Jo Tatchell is a journalist who writes on Middle Eastern culture for UK and US media including the Guardian. Her first book, NABEEL'S SONG, was published in 2006 and was shortlisted for the Costa Biography Award; A DIAMOND IN THE DESERT followed in 2009.
Neil Simpson is a writer and award-winning journalist. His recent biographies include Gordon Ramsay: The Biography and Paul O'Grady: The Biography. Neil has also been a former staff reporter on the Daily Mirror, Sunday Telegraph and Mail on Sunday.
Yale Richmond, a former U.S. Foreign Service Officer, worked on U.S.-Soviet exchanges for more than twenty years, including a tour of duty as Counselor for Press and Culture in the American Embassy in Moscow. Yale Richmond is also the author of From Da to Yes: Understanding the East Europeans, and Into Africa.
Griff Rhys Jones
Griff Rhys Jones was born in Cardiff in 1953. He is a comedian, actor and writer whose television credits include Not the Nine O'Clock News, Smith and Jones, Restoration, Mountain and Rivers. He is the author of To the Baltic With Bob, Mountain and the bestselling memoir Semi-Detached.
Dervla Murphy is one of the very best loved of travel writers. She was born in County Waterford and since 1964 has been regularly publishing accounts of her journeys - by bicycle and on foot - in the remoter areas of four continents. She has also written about the problems of Northern Ireland, the hazards of nuclear power and race relations in Britain. The Times Literary Supplement called her `an admirable woman - she has a romantic soul and a keen eye`.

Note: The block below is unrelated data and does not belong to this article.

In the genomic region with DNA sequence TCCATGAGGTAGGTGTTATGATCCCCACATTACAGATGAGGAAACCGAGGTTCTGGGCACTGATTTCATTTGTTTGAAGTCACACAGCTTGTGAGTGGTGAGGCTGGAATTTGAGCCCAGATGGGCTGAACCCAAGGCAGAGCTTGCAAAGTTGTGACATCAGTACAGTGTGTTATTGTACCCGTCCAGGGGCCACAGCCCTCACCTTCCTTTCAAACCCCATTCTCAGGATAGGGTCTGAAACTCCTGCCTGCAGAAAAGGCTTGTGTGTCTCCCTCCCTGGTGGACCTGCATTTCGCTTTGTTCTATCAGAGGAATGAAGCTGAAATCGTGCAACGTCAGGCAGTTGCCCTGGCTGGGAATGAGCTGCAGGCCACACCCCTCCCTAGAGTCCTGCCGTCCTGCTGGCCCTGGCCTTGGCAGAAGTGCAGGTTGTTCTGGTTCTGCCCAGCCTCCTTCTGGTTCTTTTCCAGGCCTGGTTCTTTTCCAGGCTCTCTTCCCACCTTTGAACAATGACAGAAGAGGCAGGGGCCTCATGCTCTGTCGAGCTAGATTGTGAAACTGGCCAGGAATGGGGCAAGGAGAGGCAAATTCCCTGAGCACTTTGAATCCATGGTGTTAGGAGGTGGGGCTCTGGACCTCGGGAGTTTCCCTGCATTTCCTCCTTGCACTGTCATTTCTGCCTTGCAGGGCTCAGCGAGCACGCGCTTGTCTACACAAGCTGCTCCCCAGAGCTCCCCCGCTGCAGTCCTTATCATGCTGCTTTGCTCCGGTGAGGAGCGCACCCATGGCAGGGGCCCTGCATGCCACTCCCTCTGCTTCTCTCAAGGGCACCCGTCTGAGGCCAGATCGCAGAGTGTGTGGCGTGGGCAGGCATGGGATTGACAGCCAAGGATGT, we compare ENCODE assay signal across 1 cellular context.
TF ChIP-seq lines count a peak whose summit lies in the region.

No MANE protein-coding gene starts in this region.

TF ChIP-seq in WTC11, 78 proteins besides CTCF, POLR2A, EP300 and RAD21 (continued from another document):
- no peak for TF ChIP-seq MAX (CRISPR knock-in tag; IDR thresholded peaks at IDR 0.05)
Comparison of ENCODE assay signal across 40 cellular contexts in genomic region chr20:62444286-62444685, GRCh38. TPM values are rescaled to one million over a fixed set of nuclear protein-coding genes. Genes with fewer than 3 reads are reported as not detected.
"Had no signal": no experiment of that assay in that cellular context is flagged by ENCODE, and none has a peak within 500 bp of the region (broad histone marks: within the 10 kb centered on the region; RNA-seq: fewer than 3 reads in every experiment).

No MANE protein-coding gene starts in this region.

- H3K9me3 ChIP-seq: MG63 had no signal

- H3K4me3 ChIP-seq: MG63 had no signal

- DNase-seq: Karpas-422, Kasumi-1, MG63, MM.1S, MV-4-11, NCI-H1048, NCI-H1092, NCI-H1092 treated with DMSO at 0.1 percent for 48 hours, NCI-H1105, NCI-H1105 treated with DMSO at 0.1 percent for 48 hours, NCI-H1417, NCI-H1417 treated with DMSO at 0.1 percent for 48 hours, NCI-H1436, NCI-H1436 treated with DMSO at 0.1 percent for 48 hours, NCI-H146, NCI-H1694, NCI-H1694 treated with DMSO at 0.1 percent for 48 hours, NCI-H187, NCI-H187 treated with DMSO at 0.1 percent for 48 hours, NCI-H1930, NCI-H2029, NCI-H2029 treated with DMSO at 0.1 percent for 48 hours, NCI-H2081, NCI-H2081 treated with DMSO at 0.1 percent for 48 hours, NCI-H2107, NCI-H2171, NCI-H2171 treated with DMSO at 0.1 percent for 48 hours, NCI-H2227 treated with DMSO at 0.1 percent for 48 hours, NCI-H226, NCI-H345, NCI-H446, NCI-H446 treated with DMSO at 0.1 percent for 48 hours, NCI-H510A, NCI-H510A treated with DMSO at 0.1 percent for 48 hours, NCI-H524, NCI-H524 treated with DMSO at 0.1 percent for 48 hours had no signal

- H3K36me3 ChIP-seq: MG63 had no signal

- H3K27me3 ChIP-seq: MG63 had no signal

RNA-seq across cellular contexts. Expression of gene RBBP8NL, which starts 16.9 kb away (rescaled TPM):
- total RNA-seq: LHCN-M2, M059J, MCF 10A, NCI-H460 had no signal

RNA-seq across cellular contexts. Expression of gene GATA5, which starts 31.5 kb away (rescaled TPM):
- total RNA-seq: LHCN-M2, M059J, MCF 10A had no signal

Camilla Morton was attending fashion shows long before she was invited. She studied at St Martin's and worked on Vogue. She moved to Paris to polish her look, rather than her French, and worked for John Galliano at Dior. She has written for the Times, Telegraph magazine, Harpers Bazaar and Time, among others. Her first book, HOW TO WALK IN HIGH HEELS, has been translated into seventeen languages.
Nick Middleton teaches geography at Oxford and is a fellow of St Anne's College. He is a Royal Geographical Society award-winning writer and author of six travel books including Going to Extremes and Surviving Extremes, which looked at some of the world's least hospitable environments and those who live there and were also filmed for major Channel Four series.
Born in 1964, Ray Mears has travelled the world studying and teaching the art of survival. He has appeared extensively in TV programmes such as Bushcraft Survival , The Real Heroes of Telemark , Wild Food , and Ray Mears Goes Walkabout. As well as his TV and writing work, Ray founded Woodlore, School of Wilderness Bushcraft, in 1983, and has been teaching his unique bushcraft skills there for the past 25 years. In 2003 the Royal Geographical Society honoured him with the Ness Award for the popularisation of geography.
Pete McCarthy wrote and performed many series for radio and television, including 'Desperately Seeking Something', 'Country Tracks' and 'Travelog', for which he has won the Travelex Award for Best TV Writer. MCCARTHY'S BAR sold nearly a million copies and won him the newcomer of the year prize at the British Book Awards in 2002. He passed away in 2002.
Ruth Mastron is vice-president of SoCoCo Intercultural and was formerly a liaison for overseas operations for various international corporations.
Justin Marozzi is a travel writer and historian. A former Financial Times foreign correspondent, he is a Fellow of the Royal Geographical Society and has written widely on the Muslim world, travel and exploration. He is married, and lives in Norfolk and London.